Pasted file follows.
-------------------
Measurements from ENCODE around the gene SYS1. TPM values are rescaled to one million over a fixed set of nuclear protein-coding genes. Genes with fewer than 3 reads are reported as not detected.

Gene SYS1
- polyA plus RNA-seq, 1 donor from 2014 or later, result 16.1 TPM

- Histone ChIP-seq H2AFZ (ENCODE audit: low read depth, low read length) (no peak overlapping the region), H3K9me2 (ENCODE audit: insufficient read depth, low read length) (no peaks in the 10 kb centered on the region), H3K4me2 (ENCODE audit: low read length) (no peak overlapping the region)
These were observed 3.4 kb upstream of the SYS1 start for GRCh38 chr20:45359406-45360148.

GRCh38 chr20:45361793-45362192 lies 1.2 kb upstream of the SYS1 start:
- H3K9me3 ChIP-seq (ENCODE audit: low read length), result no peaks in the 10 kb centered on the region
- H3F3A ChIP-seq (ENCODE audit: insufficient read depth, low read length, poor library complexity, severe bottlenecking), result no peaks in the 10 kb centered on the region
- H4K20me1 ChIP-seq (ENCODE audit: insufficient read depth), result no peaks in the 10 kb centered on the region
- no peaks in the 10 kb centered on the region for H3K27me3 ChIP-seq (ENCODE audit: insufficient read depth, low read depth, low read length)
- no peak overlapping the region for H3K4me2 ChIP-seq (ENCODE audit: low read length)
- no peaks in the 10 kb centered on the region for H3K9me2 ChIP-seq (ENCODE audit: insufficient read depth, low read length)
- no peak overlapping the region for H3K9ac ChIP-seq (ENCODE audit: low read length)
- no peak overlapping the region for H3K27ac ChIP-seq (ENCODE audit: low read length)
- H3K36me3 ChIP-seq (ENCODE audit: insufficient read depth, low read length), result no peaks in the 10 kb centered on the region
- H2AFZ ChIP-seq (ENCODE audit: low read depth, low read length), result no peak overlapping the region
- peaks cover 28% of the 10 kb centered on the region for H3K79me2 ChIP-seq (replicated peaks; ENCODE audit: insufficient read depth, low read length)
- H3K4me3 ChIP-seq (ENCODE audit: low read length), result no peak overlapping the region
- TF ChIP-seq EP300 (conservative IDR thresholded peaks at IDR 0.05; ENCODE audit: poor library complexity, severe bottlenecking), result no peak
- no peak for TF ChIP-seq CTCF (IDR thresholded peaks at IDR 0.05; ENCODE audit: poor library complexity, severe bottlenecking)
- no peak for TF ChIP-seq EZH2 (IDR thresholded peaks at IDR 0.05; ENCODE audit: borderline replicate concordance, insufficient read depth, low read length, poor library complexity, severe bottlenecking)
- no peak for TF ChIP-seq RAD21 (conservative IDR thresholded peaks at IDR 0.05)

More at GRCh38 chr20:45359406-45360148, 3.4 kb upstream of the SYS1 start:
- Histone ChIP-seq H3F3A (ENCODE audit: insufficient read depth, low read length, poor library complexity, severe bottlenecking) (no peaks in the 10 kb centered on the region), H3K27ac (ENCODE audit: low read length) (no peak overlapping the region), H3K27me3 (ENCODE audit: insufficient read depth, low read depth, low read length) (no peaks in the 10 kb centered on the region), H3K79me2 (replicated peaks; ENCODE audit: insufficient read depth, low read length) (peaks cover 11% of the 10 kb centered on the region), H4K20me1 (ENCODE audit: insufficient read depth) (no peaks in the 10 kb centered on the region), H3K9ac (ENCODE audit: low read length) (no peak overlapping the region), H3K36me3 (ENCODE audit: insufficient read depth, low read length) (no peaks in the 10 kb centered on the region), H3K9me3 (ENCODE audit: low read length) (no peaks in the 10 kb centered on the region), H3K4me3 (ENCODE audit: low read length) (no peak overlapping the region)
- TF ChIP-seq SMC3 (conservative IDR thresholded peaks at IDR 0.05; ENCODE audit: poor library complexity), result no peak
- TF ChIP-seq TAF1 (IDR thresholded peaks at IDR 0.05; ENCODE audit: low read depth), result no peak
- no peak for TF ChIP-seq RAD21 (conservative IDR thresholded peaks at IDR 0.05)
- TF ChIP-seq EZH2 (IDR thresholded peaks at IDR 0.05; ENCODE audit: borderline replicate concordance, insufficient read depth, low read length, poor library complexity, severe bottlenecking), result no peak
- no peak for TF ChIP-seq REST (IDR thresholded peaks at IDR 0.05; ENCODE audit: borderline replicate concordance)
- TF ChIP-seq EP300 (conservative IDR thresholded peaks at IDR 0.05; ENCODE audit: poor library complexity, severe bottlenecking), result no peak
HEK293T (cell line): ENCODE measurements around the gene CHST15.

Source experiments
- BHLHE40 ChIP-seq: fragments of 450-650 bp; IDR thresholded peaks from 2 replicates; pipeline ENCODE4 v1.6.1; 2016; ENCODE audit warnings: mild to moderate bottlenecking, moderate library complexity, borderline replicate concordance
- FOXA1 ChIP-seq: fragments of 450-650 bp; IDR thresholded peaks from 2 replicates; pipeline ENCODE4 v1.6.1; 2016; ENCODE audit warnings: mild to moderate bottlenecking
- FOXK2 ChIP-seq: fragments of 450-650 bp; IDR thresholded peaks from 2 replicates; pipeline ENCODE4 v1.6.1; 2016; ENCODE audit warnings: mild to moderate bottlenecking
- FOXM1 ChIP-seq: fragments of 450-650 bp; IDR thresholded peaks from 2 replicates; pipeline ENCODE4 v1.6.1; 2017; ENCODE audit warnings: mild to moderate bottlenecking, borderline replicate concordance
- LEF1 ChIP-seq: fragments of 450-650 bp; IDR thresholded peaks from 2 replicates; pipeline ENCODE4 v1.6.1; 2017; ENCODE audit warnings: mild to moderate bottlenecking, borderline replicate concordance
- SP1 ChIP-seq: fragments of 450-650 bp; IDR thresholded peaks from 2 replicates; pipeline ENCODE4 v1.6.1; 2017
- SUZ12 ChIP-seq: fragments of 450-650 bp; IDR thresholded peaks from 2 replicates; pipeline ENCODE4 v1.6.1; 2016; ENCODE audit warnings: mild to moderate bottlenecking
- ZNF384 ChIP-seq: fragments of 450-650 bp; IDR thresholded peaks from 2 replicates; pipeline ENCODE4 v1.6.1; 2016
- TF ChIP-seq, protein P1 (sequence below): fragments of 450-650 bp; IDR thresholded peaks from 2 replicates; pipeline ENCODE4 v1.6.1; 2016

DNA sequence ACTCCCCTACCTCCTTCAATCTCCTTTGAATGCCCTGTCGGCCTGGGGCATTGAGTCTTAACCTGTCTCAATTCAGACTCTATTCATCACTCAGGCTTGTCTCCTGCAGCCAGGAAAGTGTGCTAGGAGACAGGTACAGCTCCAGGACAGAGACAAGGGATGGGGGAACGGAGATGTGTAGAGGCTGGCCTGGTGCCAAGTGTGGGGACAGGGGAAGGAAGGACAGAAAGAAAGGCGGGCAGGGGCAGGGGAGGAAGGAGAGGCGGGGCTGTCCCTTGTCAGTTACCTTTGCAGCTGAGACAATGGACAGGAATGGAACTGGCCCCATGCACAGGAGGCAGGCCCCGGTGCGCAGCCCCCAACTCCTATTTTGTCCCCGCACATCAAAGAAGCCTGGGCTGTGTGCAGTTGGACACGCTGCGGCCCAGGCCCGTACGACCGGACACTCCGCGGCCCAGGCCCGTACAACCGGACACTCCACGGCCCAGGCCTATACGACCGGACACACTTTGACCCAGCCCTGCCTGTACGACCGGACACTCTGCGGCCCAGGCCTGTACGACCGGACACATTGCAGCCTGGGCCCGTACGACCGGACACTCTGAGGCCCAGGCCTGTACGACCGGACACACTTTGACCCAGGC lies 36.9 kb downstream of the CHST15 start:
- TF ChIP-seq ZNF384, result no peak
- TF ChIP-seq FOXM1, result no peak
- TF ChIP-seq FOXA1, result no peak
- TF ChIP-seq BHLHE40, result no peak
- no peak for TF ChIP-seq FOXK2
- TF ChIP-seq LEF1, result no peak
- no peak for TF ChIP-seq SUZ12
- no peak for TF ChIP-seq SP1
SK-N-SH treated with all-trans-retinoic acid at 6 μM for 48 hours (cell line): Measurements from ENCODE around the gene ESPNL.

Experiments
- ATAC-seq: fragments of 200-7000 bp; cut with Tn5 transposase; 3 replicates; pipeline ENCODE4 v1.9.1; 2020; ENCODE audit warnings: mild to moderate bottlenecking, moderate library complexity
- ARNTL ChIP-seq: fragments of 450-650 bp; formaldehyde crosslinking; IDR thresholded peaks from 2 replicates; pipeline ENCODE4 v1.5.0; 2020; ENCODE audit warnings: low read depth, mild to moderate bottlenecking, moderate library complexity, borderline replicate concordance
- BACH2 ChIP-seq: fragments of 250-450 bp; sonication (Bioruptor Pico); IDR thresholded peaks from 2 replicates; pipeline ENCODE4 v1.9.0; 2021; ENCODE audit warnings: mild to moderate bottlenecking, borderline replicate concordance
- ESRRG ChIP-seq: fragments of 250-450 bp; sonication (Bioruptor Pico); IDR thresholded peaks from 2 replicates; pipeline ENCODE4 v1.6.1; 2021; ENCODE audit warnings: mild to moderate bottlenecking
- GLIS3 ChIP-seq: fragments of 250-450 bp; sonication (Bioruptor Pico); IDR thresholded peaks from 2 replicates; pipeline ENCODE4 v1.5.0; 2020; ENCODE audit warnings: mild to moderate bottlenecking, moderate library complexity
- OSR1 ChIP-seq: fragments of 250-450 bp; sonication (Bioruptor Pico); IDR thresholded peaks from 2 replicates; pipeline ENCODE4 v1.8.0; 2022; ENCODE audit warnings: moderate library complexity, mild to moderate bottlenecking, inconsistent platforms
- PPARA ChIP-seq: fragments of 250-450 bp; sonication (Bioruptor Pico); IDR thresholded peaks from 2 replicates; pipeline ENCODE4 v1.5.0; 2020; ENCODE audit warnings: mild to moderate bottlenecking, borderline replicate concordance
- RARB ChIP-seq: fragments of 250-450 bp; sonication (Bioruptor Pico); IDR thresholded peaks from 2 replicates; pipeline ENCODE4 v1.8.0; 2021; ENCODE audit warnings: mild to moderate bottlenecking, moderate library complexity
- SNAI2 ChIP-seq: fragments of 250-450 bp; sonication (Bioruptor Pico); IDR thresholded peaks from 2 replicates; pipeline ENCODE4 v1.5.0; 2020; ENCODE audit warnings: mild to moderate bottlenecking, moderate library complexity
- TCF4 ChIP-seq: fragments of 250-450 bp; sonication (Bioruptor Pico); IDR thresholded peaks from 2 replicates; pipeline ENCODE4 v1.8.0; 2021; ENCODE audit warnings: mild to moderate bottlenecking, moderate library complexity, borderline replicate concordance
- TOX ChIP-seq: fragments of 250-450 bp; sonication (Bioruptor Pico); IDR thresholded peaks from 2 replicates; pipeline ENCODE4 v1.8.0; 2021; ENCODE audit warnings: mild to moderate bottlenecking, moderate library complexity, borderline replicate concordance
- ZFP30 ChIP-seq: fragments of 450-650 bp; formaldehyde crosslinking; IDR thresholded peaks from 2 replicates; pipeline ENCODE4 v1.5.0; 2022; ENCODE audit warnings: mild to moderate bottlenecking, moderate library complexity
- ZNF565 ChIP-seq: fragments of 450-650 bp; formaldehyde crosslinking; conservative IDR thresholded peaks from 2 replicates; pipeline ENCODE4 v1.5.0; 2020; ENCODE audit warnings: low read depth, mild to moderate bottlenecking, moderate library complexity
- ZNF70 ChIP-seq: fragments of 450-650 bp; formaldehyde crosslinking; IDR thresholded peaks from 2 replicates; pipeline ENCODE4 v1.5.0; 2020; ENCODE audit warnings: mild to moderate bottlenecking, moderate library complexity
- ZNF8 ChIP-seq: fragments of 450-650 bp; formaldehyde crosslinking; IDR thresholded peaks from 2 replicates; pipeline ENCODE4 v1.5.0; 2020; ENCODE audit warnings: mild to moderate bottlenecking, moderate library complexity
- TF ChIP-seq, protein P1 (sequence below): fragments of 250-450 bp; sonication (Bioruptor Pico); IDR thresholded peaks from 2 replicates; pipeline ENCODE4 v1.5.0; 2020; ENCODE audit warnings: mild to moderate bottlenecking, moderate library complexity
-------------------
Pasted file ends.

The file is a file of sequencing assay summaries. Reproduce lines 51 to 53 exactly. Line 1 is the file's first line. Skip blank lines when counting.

SK-N-SH treated with all-trans-retinoic acid at 6 μM for 48 hours (cell line): Measurements from ENCODE around the gene ESPNL.

Experiments
- ATAC-seq: fragments of 200-7000 bp; cut with Tn5 transposase; 3 replicates; pipeline ENCODE4 v1.9.1; 2020; ENCODE audit warnings: mild to moderate bottlenecking, moderate library complexity